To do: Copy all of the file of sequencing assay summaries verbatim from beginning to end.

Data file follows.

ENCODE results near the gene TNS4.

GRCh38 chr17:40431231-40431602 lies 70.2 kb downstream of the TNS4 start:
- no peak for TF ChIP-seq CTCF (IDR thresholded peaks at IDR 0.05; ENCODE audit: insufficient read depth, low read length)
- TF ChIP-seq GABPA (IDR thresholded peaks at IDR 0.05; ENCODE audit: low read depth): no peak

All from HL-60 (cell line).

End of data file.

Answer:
ENCODE results near the gene TNS4.

GRCh38 chr17:40431231-40431602 lies 70.2 kb downstream of the TNS4 start:
- no peak for TF ChIP-seq CTCF (IDR thresholded peaks at IDR 0.05; ENCODE audit: insufficient read depth, low read length)
- TF ChIP-seq GABPA (IDR thresholded peaks at IDR 0.05; ENCODE audit: low read depth): no peak

All from HL-60 (cell line).